A Corrective Exercise Strategy for the Forward Shoulder Posture

The forward shoulder posture is often associated with and contributes to non-optimal function of the shoulder complex. This posture is often driven by scapular dyskinesis or dysfunctional control of the scapula.

Learning Objectives:
The fitness professional will be able to:

  1. Understand the relationship between the scapula and optimal movement and control of the shoulder complex.
  2. Identify the scapular motion and muscle imbalances that contribute to the forward shoulder posture.
  3. Identify the muscles that are responsible for the forward shoulder posture and those that assist more optimal positioning and control of the scapula.
  4. Implement a corrective exercise strategy that releases the over-active muscles and re-activates the inhibited muscles associated with the forward shoulder posture.
  5. Integrate optimal scapular mechanics into common exercise patterns such as the horizontal cable row.


The forward shoulder posture is a common postural alteration in our clients. This posture makes it challenging for the individual to get their arm into a position that encourages optimal mechanics for overhead motion and loading of the shoulder complex. Additionally, this posture relates to many common shoulder issues including rotator cuff impingement, chronic trigger points, and scapular dyskinesia (alterations in normal scapular motion). In this article, we are going to discuss optimal scapular mechanics and common causes that lead to the forward shoulder position. This article will also outline a corrective exercise strategy designed to release the over-active and re-activate the inhibited muscles prior to incorporating optimal scapular mechanics into your clients’ fundamental movement patterns. This will provide you with the tools needed to improve your clients’ postures and movement efficiencies.

Optimal Position of the Scapula

As one of the four joints of the shoulder complex, the scapula relationship to the rib cage is one of the vital components to achieving optimal functioning of the shoulder complex. The resting or neutral position of the scapula plays an important part in the development of optimal shoulder mechanics. The scapula is considered in neutral posture when it is positioned along the posterior thorax between the levels of the second and seventh thoracic vertebrae and where the inferior angle of the scapula is just slightly lateral to the superior border (Lee & Lee, 2013).

Note the optimal position of this client’s right shoulder where his scapula is positioned between the second and seventh vertebral segment and the inferior angle of the scapula is positioned slightly lateral from the midline of the body as compared to the superior angle (See Image 1). The scapula should be maintained relatively flush against the thorax during all shoulder motion (Lee & Lee, 2013; Osar, 2012; Sahrmann, 2001).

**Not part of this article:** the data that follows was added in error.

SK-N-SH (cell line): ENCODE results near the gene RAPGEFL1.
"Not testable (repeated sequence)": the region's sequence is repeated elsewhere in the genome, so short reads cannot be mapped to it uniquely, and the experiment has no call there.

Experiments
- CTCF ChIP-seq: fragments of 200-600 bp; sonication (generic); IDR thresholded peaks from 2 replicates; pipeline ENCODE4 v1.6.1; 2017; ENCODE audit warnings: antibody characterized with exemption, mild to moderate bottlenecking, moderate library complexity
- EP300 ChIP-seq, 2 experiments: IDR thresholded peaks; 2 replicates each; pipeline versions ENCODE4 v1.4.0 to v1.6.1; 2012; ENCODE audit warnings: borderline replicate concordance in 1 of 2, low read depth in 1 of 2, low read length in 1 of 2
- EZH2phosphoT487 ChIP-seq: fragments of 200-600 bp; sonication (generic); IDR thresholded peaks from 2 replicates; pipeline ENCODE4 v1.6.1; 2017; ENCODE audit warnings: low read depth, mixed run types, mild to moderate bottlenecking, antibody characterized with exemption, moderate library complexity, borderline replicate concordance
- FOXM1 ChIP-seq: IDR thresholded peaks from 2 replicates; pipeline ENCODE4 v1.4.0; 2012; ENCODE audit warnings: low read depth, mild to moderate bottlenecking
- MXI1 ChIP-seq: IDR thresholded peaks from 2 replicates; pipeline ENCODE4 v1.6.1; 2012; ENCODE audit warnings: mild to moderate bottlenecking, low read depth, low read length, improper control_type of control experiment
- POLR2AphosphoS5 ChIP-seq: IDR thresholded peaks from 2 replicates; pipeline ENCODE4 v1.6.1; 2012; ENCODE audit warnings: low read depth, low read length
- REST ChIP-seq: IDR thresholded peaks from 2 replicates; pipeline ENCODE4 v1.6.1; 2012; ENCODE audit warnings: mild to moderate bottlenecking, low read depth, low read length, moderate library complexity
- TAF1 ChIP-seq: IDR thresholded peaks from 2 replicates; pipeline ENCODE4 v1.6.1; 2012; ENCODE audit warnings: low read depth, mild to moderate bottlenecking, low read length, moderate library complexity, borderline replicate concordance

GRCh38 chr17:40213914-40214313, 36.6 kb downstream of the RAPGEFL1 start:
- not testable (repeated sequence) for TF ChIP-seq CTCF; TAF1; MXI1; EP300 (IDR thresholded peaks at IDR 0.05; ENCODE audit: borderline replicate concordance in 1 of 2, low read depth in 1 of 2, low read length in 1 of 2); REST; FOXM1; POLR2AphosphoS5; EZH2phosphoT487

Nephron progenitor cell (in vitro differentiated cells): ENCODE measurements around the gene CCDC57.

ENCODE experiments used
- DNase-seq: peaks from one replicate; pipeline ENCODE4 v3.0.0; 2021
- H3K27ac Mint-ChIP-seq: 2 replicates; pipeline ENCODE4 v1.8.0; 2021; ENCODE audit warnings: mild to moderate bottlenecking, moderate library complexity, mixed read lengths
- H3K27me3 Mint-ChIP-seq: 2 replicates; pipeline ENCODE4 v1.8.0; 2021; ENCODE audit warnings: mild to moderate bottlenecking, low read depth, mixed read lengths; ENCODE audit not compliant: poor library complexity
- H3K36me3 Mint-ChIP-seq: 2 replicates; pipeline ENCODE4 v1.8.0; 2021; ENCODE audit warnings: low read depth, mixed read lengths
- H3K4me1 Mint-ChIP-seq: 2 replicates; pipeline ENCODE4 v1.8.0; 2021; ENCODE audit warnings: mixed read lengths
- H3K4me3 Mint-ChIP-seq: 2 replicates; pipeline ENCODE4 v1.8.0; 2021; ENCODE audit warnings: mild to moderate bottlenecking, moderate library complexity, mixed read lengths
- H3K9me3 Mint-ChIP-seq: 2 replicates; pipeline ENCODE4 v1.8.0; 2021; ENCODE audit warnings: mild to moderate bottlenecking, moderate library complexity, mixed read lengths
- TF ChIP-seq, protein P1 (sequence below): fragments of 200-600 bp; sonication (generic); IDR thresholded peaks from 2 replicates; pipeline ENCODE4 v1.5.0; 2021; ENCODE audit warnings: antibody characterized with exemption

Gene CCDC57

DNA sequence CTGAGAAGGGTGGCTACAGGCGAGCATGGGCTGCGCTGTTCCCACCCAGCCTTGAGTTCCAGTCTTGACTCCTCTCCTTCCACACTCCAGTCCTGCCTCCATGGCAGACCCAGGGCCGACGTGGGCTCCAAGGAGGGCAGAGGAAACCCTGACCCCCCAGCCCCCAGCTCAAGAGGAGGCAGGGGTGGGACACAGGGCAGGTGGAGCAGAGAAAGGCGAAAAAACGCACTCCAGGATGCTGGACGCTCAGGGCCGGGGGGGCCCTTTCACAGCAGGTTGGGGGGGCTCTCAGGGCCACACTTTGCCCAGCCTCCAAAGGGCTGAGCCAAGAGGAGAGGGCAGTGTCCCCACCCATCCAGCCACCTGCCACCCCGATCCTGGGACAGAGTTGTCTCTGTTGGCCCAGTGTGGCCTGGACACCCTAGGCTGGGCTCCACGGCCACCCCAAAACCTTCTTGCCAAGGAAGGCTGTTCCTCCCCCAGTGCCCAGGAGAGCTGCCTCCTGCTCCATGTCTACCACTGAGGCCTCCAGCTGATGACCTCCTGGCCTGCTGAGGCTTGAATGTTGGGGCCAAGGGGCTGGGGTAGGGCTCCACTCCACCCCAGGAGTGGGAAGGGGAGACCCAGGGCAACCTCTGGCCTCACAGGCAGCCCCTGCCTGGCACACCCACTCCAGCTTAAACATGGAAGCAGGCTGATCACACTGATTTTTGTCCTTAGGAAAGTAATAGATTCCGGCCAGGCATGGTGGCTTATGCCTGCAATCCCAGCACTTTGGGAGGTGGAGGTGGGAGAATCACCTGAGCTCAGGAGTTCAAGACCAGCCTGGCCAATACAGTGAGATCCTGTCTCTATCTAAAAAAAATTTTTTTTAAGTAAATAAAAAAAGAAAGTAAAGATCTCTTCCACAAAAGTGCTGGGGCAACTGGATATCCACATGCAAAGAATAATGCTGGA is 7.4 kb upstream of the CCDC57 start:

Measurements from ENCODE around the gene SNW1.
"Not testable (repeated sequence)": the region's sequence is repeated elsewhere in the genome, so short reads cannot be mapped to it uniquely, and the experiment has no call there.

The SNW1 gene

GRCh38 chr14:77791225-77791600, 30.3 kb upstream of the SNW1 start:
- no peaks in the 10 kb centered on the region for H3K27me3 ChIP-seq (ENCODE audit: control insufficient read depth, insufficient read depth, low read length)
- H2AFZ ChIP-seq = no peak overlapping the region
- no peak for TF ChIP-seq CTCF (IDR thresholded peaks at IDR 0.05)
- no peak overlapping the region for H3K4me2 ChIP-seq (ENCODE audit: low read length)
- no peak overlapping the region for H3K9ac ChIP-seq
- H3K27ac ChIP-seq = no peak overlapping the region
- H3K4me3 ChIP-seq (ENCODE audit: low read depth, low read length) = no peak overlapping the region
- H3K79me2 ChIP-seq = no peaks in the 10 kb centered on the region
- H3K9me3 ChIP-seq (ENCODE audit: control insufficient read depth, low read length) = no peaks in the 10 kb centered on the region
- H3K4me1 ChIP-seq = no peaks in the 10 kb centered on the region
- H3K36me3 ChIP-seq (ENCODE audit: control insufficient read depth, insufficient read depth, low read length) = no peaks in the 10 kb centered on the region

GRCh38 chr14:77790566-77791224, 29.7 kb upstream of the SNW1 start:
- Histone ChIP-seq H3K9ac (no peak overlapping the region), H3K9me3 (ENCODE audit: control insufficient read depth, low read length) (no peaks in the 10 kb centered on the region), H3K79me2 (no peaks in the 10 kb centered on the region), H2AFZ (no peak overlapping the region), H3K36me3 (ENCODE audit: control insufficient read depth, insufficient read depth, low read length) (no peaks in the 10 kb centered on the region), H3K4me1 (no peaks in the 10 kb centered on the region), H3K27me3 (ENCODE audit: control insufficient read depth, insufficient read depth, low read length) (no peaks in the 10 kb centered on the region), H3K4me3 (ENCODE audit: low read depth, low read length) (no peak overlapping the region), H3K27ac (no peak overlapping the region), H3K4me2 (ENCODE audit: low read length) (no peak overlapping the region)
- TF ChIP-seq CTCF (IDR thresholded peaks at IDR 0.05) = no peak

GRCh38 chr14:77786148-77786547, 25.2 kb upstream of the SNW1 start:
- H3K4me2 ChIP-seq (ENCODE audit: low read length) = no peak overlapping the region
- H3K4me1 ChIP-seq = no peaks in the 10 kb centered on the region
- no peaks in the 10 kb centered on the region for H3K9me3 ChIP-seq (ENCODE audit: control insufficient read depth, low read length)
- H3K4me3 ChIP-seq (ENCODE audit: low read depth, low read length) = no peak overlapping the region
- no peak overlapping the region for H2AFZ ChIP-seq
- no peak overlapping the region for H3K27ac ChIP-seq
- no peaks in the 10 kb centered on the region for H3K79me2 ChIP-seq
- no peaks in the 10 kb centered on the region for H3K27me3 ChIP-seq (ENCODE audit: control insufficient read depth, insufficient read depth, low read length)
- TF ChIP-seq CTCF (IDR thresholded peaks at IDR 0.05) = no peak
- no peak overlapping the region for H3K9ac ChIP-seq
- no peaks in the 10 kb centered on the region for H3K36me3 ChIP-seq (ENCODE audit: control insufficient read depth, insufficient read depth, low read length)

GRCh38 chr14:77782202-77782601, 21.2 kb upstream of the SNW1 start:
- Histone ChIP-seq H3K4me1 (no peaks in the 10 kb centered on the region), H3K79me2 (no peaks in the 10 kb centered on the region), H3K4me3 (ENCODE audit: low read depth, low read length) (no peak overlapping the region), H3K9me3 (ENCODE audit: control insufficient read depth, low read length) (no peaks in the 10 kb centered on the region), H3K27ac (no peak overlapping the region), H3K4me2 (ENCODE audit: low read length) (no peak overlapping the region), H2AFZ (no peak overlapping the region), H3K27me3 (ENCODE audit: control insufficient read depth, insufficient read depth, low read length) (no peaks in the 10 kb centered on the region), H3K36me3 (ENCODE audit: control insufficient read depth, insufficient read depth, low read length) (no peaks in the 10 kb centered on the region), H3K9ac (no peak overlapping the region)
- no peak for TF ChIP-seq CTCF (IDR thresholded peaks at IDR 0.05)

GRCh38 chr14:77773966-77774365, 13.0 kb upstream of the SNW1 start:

Image 1

When the scapula begins to downwardly rotate (superior angle moves more lateral to the inferior angle) and anteriorly tilt (the top of the scapula tilts forward relative to the bottom), the shoulder begins to assume the familiar forward shoulder position. Therefore, the forward shoulder posture is a downward rotated and anterior tilted position of the scapula (Osar, 2012). Note the downward rotated and anteriorly tilted scapular position in this client with chronic neck and shoulder tightness (See Image 2).

Image 2

Optimal Scapular Mechanics

When the arm is reaching out or overhead, the scapula should wrap around the thorax so that the inferior angle approximates the mid-axilla level of the thorax (Sahrmann, 2001). When the arm is returned from an overhead or reaching motion it should return to the neutral resting position. It is considered non-optimal alignment and mechanics if the scapula is seen to adduct or downwardly rotate beyond neutral position during the return from overhead or reaching movements (Osar, 2013). The inability to maintain neutral position and/or optimal scapular mechanics often occurs when there is fatigue of the scapular stabilizing muscles, especially the lower trapezius and serratus anterior (Giovanni et al., 2010; Osar, 2013).

Common Causes of the Forward Shoulder Posture

While there are many situations that can affect shoulder posture, there are three main causes of the forward shoulder position: the seated posture, breathing, and poor exercise execution.